Me: ‘I do wonder if the plate-spinning model of trying to “balance” career, creativity, and companionship by looking at them largely in isolation isn’t a little flawed. Doesn’t feel very… human 😊. A life can be productively broken down for helping with certain constrained examination, but we mustn’t forget to put it back together again when making decisions!’
Lucky girl: ‘[…] to be super good in what you do, you need to invest a lot of time and energy so by default other things in life will slip.’
Me: ‘What if that thing you wanted to get super good at were (to quote Bertie Wooster) “to just exist beautifully”? Then you’d be investing your time and energy on the balance, rather than the individual components and then thinking about how well they’re balanced afterwards 😊.’
The change from landed to movable wealth produced a feverish struggle for money, and the Greek language had to invent a word, pleonexia, to denote this appetite for ‘more and more’, and another word, chrematistike, for the ‘busy pursuit of riches’.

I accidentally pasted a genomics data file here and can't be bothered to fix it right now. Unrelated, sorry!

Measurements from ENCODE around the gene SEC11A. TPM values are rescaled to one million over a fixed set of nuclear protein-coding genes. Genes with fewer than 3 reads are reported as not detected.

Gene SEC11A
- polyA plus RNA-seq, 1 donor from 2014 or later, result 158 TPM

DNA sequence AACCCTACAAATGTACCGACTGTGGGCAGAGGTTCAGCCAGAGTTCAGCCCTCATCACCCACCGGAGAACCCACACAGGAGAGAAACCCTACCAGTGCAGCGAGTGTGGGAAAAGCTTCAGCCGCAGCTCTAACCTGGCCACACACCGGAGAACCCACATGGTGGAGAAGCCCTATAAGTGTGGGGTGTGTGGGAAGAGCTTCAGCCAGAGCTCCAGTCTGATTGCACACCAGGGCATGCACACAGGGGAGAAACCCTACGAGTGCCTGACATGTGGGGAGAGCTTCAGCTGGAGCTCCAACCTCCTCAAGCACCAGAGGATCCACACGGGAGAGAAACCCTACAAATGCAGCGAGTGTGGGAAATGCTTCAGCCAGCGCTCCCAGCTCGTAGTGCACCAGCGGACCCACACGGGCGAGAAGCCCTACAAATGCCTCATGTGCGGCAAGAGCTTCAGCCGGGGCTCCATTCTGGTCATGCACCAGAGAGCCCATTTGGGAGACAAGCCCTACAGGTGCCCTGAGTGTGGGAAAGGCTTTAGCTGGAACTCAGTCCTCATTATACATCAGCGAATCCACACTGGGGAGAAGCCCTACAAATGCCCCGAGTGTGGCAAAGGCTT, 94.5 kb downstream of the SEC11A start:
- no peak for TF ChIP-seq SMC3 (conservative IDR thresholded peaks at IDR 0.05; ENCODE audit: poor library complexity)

Hitching the power of self-deception to the power of default has implications beyond a bit of thoughtless spending. When we live our lives as if we’re in one of those meetings that, deeming it too difficult to reach a conclusion there and then, concludes to have another meeting instead, we do more than just delay decisions.
all expenditure is inherently and inescapably ethical. Because all expenditure is a trade-off that expresses how we want the world to be.
‘I think possibly the best thing about a job being inside the heads of rich folk (as I had for a decade) is that it’s a continual reminder to check in on whether what life choices you’re making every day actually work.’